Saint Philip Neri (1515-1595) is known as the Apostle of Rome. With his distinctly joyous and personal manner, he was one of the influential figures of the Catholic Reformation. His special contribution was the creation of the Congregation of the Oratory.
Saint Bede the Venerable was the first great English scholar. He was a Benedictine monk, priest, historian, and Doctor of the Church, d. 735.
Saint Joanna was the wife of Chuza, steward of King Herod Antipas, tetrarch of Galilee. She was one of the women who helped provide for Jesus and the Apostles and was one of the three women who discovered the empty tomb of Jesus on the first Easter morning.
Saint Julia was a noble virgin of Carthage, who was captured and sold as a slave to a pagan merchant named Eusebius. When she refused to offer sacrifice to pagan gods, the pagan ruler, in great anger, had her struck on the face and her hair torn from her head. She was next put on a cross to hang there until she died.
Saint Rita of Cascia, the patroness of the Impossible, led a life of many trials was married to an abusive husband and bore twin sons to him. After her husband was murdered, her sons also died within the year of illness. She became an Augustinian Nun. She bore a stigamta on her forhead and was confined to bed for the last four years of her life.
Saint Cristóbal and his 24 companion martyrs lived under a very anti-Catholic government in Mexico, one determined to weaken the Catholic faith of its people. Arrested on May 21, 1927, while en route to celebrate Mass at a farm, he gave away his few remaining possessions to his executioners, gave them absolution, and without a trial, he was martyred four days later with Saint Agustín Caloca in Colotlán, Jalisco. His last words to his executioners were "I die innocent, and ask God that my blood may serve to unite my Mexican brethren."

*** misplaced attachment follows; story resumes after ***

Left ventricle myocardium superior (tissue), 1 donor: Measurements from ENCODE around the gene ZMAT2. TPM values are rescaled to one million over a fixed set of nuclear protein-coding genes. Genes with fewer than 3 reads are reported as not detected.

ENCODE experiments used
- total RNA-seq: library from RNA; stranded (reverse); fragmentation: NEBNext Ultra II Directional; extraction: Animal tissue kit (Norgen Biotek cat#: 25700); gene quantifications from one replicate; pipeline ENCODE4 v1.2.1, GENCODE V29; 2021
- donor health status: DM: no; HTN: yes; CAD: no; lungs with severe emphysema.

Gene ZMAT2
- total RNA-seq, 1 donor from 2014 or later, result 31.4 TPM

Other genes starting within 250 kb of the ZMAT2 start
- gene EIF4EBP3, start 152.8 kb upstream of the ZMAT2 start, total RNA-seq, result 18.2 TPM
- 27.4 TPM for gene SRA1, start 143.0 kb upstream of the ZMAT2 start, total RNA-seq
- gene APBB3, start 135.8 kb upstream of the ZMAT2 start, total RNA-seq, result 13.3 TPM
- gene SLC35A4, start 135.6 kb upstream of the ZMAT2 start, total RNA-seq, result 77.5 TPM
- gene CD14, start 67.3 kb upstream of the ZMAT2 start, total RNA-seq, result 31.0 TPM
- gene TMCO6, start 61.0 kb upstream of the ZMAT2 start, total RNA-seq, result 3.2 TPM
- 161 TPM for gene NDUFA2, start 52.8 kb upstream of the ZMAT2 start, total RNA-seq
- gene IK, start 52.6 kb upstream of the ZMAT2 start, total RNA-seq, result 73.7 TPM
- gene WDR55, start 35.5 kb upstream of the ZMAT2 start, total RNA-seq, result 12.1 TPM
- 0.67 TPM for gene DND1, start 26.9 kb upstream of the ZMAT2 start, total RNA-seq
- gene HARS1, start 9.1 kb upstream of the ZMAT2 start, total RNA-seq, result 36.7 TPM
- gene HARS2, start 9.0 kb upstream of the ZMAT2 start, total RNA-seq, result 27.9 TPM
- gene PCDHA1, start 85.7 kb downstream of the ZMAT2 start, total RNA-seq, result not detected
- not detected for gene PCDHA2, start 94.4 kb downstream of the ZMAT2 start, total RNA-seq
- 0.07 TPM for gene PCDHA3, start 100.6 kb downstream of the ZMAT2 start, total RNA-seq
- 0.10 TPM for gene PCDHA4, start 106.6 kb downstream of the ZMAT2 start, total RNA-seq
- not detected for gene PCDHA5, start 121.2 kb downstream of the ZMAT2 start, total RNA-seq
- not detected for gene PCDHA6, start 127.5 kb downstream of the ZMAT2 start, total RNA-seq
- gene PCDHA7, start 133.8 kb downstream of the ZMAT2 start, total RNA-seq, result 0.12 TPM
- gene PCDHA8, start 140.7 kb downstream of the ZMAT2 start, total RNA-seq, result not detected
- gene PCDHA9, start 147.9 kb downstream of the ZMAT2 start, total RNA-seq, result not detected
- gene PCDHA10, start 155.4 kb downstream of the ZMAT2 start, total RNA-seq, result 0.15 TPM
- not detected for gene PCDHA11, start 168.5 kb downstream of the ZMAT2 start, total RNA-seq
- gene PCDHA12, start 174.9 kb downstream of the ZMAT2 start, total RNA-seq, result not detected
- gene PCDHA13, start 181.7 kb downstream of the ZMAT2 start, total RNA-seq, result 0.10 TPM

Pope Saint Celestine V reigned a mere five months. The primary objective of his pontificate was to reform clergy. He abdicated on 13 December 1294, the last pope to do so until Pope Benedict XVI.
Saint Paschal Baylon (24 May 1540 – 17 May 1592) was a Spanish friar (OFM). He was a mystic and contemplative, and he had frequent ecstatic visions. He would spend the night before the altar in prayer many nights. At the same time, he sought to downplay any glory that might come from this piety/ He is the patron saint of Eucharistic congresses and Eucharistic associations.
Saint Brendan, known also as St. Brendan the Voyager was an Irish missionary. According to pious legend he sailed with a company of monks in search of a land called Terra Repromissionis. Some historians believe he discovered the New World in the 6th century.
Saint Isidore the Farmer (c. 1070 – 15 May 1130) was a Spanish day laborer known for his goodness toward the poor and animals. He is the patron of farmers, rural communities and of Madrid, Spain.